England 2-1 Belgium
Mason Mount’s freakish second-half effort proved the matchwinner as England beat the world’s top-ranked side in the Nations League at Wembley. They now sit top of the group thanks to the result.
With barely 15 minutes played, Yannick Carrasco had seen his early goal chalked off because of a marginal offside, and Belgium had just earned a penalty. It was Romelu Lukaku’s incredible strength and speed that drew the challenge from Eric Dier. He wasn’t about to go and waste it. Sending Jordan Pickford the wrong way — back in the side after Nick Pope played on Thursday — the former Manchester United striker opened the scoring. England looked a long way off Roberto Martínez’s titans in terms of invention, control and tempo at this stage.
However, Gareth Southgate’s side equalised against the run of play through Marcus Rashford’s well-struck penalty. Was Jordan Henderson playacting when he fell to the floor in the box like a wounded warrior? Yes. Was it still a penalty, regardless? You’d have to say it was. In Harry Kane’s absence from the start due to a slight muscle strain, Rashford stepped up to hammer England level.
That brought to an end a half of football where possession swung like a pendulum. Make no mistake, Belgium had had the better of it. But England were more focused in their pressing, more resolute in their defending, and more compact in their shape off the ball when play resumed. And, in fortuitous fashion, they made it count — Mason Mount’s winning goal looping up off the foot of Spurs’ Toby Alderweireld and beating the stranded Simon Mignolet in goal.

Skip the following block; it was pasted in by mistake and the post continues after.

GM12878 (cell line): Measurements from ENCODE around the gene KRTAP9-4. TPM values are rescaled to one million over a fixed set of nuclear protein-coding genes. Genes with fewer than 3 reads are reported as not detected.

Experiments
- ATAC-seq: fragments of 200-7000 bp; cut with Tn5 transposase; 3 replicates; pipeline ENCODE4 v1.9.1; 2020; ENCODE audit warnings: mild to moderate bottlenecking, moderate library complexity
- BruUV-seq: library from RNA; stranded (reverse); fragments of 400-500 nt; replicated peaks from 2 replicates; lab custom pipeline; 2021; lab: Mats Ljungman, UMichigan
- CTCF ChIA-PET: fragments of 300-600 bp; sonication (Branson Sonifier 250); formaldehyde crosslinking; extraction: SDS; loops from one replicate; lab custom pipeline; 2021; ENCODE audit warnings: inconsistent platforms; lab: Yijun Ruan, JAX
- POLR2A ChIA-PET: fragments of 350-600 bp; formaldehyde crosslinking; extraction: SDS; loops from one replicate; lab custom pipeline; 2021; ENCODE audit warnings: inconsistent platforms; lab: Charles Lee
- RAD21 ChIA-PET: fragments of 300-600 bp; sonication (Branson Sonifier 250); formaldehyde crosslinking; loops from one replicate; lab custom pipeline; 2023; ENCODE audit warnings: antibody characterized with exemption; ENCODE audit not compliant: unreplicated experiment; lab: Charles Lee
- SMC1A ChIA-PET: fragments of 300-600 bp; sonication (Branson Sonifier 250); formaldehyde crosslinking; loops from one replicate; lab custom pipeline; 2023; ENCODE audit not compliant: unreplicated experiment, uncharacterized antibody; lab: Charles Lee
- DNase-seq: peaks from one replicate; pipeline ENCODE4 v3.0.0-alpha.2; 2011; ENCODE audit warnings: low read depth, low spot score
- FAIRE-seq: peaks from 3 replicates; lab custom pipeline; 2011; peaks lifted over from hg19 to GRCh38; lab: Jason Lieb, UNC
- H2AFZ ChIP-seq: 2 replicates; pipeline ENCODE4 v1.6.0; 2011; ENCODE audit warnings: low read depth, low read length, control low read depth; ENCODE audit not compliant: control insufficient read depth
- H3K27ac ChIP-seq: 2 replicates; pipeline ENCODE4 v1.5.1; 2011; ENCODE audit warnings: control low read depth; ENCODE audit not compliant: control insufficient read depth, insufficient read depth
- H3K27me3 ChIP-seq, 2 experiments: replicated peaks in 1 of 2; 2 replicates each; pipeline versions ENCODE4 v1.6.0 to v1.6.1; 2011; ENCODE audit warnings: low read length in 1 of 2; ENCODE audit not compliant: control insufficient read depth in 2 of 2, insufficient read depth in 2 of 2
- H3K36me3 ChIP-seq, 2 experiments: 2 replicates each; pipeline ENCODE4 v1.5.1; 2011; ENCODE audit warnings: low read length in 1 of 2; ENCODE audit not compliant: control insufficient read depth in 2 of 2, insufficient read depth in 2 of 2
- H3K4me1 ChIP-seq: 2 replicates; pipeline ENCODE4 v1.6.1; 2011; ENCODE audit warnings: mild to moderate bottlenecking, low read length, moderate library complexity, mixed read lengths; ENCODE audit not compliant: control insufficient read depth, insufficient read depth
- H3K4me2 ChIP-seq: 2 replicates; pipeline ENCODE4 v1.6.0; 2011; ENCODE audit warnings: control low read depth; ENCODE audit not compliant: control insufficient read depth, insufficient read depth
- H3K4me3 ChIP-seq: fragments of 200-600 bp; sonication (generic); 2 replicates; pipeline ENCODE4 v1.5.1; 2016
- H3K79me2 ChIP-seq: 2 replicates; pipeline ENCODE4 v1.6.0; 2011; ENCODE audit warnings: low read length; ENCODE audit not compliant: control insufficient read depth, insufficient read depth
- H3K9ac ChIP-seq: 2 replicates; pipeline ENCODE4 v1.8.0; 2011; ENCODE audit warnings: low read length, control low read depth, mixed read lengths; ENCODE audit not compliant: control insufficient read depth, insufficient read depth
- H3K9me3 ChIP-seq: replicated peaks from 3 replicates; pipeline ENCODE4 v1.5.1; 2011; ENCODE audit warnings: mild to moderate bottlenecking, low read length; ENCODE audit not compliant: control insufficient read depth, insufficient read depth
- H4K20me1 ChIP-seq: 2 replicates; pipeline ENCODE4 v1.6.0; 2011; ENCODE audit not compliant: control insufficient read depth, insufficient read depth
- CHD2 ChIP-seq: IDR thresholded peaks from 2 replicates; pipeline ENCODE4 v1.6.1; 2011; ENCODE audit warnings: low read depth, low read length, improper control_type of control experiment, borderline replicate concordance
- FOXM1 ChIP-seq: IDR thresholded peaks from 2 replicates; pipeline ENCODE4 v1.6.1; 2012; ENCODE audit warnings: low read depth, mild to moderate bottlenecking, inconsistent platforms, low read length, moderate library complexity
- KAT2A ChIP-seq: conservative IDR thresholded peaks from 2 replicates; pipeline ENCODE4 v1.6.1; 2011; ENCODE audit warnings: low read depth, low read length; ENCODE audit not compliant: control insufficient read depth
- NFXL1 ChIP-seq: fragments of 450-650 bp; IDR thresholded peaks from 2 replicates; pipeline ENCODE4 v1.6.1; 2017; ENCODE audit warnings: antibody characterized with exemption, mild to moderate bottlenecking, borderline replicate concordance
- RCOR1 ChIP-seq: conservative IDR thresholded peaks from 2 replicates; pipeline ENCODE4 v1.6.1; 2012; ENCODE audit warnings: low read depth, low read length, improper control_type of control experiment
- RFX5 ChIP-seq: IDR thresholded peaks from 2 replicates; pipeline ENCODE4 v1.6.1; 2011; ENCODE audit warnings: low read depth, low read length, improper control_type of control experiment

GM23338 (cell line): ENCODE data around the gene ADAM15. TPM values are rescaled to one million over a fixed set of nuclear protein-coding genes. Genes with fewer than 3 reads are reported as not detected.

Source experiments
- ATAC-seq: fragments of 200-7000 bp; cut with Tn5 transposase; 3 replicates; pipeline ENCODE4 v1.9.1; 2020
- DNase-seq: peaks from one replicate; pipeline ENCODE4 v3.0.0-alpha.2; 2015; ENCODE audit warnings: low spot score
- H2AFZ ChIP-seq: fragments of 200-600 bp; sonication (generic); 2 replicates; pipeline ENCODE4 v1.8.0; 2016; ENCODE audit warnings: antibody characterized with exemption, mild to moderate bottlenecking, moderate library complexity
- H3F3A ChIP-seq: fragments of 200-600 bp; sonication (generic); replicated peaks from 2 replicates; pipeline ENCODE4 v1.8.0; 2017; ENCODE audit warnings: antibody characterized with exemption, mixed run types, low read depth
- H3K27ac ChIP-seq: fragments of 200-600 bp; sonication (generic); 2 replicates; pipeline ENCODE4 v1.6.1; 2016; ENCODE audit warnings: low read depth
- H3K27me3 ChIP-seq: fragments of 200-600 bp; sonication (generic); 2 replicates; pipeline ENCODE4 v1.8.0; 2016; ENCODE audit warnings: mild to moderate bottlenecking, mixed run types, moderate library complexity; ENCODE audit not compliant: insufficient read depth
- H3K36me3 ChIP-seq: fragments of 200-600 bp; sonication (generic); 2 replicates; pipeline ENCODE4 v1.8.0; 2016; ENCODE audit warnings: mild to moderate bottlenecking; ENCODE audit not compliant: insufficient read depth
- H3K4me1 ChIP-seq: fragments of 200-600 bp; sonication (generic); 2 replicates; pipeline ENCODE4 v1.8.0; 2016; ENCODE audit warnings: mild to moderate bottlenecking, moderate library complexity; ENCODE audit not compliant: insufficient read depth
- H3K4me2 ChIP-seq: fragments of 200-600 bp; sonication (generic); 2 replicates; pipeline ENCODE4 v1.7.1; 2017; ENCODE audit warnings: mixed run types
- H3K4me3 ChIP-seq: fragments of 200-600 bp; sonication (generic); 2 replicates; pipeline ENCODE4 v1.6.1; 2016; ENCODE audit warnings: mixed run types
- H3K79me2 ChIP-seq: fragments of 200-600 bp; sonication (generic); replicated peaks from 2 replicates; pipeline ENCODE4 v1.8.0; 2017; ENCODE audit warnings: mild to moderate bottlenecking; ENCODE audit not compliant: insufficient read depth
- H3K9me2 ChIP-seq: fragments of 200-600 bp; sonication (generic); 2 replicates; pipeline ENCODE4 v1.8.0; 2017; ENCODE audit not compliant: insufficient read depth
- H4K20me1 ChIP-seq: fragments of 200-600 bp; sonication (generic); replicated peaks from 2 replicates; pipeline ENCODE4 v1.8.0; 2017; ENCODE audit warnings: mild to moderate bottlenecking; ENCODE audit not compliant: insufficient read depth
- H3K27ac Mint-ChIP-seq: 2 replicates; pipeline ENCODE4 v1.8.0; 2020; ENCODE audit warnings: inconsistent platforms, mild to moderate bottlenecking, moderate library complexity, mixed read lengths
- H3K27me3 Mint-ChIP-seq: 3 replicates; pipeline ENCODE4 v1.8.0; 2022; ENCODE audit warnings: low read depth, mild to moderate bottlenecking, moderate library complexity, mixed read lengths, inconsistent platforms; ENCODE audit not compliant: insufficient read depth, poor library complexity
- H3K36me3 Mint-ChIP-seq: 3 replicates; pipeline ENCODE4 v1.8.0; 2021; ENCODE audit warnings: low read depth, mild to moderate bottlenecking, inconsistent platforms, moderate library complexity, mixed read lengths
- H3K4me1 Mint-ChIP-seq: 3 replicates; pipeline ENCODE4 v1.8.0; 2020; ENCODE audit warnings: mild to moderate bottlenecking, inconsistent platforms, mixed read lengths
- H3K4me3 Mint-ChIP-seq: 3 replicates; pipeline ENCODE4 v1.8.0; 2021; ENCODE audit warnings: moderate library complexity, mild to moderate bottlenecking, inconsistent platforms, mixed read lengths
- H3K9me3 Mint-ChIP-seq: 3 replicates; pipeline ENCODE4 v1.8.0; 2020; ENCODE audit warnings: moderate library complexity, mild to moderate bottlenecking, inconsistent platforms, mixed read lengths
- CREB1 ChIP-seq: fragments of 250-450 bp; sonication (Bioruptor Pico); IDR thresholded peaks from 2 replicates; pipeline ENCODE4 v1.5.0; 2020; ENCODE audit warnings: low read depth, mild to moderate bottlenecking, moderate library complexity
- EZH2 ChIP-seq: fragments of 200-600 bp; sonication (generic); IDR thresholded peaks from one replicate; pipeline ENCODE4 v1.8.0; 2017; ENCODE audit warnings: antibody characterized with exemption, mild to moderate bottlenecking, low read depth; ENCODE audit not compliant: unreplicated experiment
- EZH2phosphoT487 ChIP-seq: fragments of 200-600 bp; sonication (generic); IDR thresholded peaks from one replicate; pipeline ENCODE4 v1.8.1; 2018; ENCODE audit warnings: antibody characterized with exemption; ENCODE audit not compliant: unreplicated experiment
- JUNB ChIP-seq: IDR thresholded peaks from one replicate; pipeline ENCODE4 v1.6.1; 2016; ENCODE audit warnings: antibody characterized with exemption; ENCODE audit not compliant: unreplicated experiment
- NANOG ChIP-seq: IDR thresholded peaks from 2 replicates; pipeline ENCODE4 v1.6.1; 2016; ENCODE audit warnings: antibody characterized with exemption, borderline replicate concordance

It was the way in which England held out for victory that was most pleasing about this hard day’s work. All the way from the excellent Kieran Trippier on the left, to the surprise substitute, 20-year-old Reece James on the right, England were smart in their press and even smarter in their pass selection.
This was like watching a total role reversal. In the first 45, Dominic Calvert-Lewin, Declan Rice and Rashford could be seen holding onto the ball and desperately waiting to see options ahead of them make themselves known. Rarely did they appear. For Belgium they did. But it only took the half-time period for the Belgians to assume the more stumped roles, like chess players without anywhere meaningful to go. England did have places to go, players willing to take the ball there, and the ability to re-establish defensive shape at the flick of a switch if ever possession was lost. It rarely was. Chequemate.
For Belgium, this result is a kick in the teeth. England’s competitive record at Wembley is exceptional — having failed to win just once in their past 21 matches. However, the world’s number one-ranked side don’t lose very often, full stop — never mind in competitive home fixtures. For Martínez this was only a fourth defeat in 47 matches at the helm.
Earning his much-awaited 50th England cap, Kyle Walker put in a brilliant display on the right side of a back-three, which is where he was deployed at the 2018 World Cup. Trippier, a fellow right-back by trade, looked a misfit when played out of position on the left in the last international break. Yet here he was aggressive, mobile and much less inclined than last month to pick the safe option and pass back to the defenders. These were England’s standout performers, but Rashford was an outlet whichever wing he was on, Mount pressured Belgium energetically, and Jordan Henderson and Rice broke up play to good effect.
As England prepare to face Denmark, another impressive side, on Wednesday, they might be wary that this wasn’t the finished display. It wasn’t won perfectly, and it wasn’t won fraudulently. The reality — as is so often the case — lies blurred somewhere in the middle.
In a match where Kevin de Bruyne and Romelu Lukaku were the two best players on the pitch, and by some distance, England saw off the best team in the world by coming from behind to win. And they did it by using four right-backs. It’s a step in the right direction; a statement. With the return trip to Brussels fast approaching next month, it really needed to be.
Photo Credits: Getty Images